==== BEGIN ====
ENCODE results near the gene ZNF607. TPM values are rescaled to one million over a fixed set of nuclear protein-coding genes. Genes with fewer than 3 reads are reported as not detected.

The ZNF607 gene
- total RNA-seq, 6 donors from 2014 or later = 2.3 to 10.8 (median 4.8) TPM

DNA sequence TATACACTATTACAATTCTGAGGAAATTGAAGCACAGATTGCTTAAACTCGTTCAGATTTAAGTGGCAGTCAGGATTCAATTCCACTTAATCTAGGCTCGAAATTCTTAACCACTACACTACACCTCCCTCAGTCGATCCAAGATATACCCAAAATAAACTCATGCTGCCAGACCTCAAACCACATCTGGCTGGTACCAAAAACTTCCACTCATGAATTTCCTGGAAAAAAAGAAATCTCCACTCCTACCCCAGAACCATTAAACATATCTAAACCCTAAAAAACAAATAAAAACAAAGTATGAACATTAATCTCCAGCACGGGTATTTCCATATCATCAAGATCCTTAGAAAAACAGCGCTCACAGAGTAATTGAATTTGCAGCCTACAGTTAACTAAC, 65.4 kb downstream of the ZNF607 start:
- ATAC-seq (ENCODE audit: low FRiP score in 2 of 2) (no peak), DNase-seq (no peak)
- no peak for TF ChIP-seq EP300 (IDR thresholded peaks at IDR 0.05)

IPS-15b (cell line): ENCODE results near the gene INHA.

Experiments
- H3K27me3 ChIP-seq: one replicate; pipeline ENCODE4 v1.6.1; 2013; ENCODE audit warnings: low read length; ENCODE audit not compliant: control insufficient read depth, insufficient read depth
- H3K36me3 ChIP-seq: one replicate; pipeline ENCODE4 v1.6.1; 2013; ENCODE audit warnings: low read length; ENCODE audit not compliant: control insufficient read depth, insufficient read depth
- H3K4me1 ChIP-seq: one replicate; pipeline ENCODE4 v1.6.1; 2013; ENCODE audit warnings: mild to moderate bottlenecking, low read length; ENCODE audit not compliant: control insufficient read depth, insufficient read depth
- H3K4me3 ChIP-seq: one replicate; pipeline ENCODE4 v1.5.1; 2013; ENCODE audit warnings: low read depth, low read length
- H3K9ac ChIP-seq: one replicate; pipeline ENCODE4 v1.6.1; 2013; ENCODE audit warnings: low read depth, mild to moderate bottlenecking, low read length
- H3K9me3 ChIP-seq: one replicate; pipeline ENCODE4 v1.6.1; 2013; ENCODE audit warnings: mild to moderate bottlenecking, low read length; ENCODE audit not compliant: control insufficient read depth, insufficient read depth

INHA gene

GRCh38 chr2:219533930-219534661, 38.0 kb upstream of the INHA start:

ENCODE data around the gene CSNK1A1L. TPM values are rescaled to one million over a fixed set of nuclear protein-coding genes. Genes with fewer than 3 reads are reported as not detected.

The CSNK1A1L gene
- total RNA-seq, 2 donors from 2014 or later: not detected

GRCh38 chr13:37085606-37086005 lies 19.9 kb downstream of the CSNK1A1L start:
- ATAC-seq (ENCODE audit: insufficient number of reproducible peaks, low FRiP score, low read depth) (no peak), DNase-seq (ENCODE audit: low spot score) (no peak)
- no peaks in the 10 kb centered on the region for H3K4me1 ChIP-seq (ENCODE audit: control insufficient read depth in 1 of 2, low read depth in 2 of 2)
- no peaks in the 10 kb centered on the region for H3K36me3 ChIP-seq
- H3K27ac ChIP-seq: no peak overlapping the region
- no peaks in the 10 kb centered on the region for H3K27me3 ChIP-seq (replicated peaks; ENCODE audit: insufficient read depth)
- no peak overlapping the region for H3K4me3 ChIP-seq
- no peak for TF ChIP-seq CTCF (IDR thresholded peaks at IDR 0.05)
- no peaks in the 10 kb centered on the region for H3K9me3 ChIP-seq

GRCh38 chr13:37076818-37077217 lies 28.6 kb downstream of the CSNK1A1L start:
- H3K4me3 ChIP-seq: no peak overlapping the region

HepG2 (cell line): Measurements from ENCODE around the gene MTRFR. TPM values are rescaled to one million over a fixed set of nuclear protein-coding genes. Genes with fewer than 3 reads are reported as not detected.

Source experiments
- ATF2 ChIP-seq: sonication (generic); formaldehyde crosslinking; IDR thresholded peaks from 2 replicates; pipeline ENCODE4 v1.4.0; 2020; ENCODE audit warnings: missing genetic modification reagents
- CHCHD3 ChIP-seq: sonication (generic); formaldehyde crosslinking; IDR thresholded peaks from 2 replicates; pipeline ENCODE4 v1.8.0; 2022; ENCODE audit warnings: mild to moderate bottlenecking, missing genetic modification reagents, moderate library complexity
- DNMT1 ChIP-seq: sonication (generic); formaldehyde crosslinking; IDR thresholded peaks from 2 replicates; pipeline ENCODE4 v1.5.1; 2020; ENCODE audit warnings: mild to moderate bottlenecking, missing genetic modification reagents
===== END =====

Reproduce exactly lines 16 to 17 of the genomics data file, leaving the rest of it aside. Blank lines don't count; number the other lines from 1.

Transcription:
GRCh38 chr2:219533930-219534661, 38.0 kb upstream of the INHA start:

ENCODE data around the gene CSNK1A1L. TPM values are rescaled to one million over a fixed set of nuclear protein-coding genes. Genes with fewer than 3 reads are reported as not detected.